Rabat - Amid the ongoing and unprecedented crisis surrounding the Polisario's attempt to change the status of the buffer zone in an area west of Morocco’s defense wall in Western Sahara, a statement made by a Polisario leader seemed to lay bare the contradictions of the separatist movement and the long-held belief that it is the sole representative of the Saharawis.
Rabat – Amid the ongoing and unprecedented crisis surrounding the Polisario’s attempt to change the status of the buffer zone in an area west of Morocco’s defense wall in Western Sahara, a statement made by a Polisario leader seemed to lay bare the contradictions of the separatist movement and the long-held belief that it is the sole representative of the Saharawis.
The Polisario official, Bachir Mustapha Sayed, leveled criticism recently at a new initiative in the Tindouf camps called the “Sahrawi Initiative for Change.” Members of the initiative have been seeking to hold a constituent assembly to foster programs that seek to improve the living conditions in the camps, to better engage with those Sahrawis living there, and to explore alternative ways to end the Western Sahara conflict.
“Anybody who splinters from the Polisario, or seeks to establish a new organization will deserve no mercy or sympathy from our side, nor appreciation of his idea,” Mr. Sayed said. The comments sent a clear message to the region: In addition to expelling dissidents and prohibiting associations and movements other than its own self-appointed affiliations, the Polisario seems determined to repress any dissension or opposition to its hardline positions and rhetoric.
The Polisario has long sought to attract international sympathy for its movement by selling itself as the sole legitimate representative of the “oppressed Saharawi people.” Mr. Sayed’s recent statements, however, are a scathing verbal assault on Saharawis who feel attached to Morocco as a unified nation and to those who express their opinion related to Morocco’s sincerity in finding a solution to the dispute and ending the dire conditions of the people stranded in the camps.
Many outside observers are seemingly unaware that there are a growing number Saharawis who do not see the Polisario as a legitimate representative of the people of Sahara. But these Saharawi voices are harshly silenced, squashed, and charged with treason for sympathizing with “the enemy.”
Former Polisario Police chief Mustafa Salma Ouled Sidi Mouloud spoke to Morocco World News about Mr. Sayed’s video and its implications for any Saharawis who dare to challenge the legitimacy of the separatist movement. Mr. Salma, who was first imprisoned and then expelled from Tindouf in 2010 for daring to suggest that Morocco’s Autonomy Plan can serve as a genuine roadmap towards a peaceful settlement, told Morocco World News that the separatist is not ready to negotiate any political solution to the dispute or accept any challenge to its rule over the Tindouf camps.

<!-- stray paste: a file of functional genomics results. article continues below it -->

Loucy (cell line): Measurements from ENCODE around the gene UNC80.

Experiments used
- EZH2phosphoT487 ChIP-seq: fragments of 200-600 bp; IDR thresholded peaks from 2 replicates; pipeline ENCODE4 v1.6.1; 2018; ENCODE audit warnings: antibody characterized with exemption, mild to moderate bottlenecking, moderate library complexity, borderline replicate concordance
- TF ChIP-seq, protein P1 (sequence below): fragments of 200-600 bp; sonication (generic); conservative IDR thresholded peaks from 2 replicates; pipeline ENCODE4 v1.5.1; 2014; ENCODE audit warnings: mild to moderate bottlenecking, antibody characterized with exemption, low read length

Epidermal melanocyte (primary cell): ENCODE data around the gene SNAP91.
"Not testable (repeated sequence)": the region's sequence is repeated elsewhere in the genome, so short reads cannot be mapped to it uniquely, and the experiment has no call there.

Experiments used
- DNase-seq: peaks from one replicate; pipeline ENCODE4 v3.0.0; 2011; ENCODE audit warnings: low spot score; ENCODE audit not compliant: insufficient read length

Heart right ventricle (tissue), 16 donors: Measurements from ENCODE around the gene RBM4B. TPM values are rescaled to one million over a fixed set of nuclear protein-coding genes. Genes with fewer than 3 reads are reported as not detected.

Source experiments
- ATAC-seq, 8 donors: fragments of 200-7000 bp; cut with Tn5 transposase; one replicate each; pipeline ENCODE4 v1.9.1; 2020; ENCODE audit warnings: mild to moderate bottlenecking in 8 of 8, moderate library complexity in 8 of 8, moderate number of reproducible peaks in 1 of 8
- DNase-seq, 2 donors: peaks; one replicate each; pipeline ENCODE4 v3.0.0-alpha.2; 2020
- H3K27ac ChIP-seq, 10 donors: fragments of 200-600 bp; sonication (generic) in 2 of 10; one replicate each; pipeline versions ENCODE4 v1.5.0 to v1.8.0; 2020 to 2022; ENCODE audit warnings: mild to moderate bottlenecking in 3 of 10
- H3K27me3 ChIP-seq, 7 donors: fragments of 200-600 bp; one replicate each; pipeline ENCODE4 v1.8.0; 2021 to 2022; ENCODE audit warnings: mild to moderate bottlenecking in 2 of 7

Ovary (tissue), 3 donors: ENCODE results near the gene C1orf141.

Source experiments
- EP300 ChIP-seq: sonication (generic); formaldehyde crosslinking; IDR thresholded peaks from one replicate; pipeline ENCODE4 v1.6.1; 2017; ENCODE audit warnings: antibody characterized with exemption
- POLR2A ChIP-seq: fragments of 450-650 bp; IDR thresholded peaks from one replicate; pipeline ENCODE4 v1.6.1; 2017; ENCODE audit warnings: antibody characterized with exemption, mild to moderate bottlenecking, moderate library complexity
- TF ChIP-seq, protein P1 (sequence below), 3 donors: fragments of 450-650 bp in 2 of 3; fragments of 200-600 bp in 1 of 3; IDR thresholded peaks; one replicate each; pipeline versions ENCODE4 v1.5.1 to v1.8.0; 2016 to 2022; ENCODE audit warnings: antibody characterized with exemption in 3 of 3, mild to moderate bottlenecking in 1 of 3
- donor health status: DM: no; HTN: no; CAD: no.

“This statement gives a clear idea about the contradictions of the Polisario. It demands that Morocco allow the Sahrawis to determine their fate. Meanwhile, the Polisario’s view in this video shows that it refuses that any Sahrawi express their opinion against it and considers them rogue, dissidents whose ideas deserve no sympathy,” Mr. Salma said.
And so, whereas Morocco has been expressing its wholehearted support for a mutually beneficial political solution, the separatists seem inflexible in their rhetoric: Amplify and exaggerate the claim of victimhood, and disparage all Moroccan efforts towards ending the crisis. The strategy being to ultimately discredit Morocco’s Autonomy Plan in the eyes of the international community.
“The problem is that the person who uses this rhetoric is the one in charge of human rights in the Tindouf camps,” Mr. Salma concluded, suggesting that the Polisario says it wants a solution while its actions are aimed at ensuring the impossibility of a political and mutually beneficial solution.
Salma went to add his belief that the Polisario can by no means allow other dissenting Saharawis to express themselves freely and establish organizations or political parties that challenge their supremacy.
“To open the way for the inhabitants of the camps to establish civil organizations would pave the way for political pluralism, which would challenge Polisario’s claim that it is the legitimate representative of the Saharawis. And this possibility has been long ruled out and rejected by Algeria, because democracy in the sense of pluralism would cause the Polisario to lose its status as the sole representative of the Saharwis and this is a red line,” he added.
Mustapha Salma, who has been deprived from seeing his family for the past 8 years, said it is “surprising to see the report of the UN Secretary-General which mentions no violations of human rights in the Tindouf camps when the Saharawis are deprived of their rights of assembly and freedom of expression.”
“The report of the UN Secretary-General cannot reflect the reality of human rights violations in the Tindouf camps for the simple reason that there is no civil society organization that can monitor and report them,” he noted.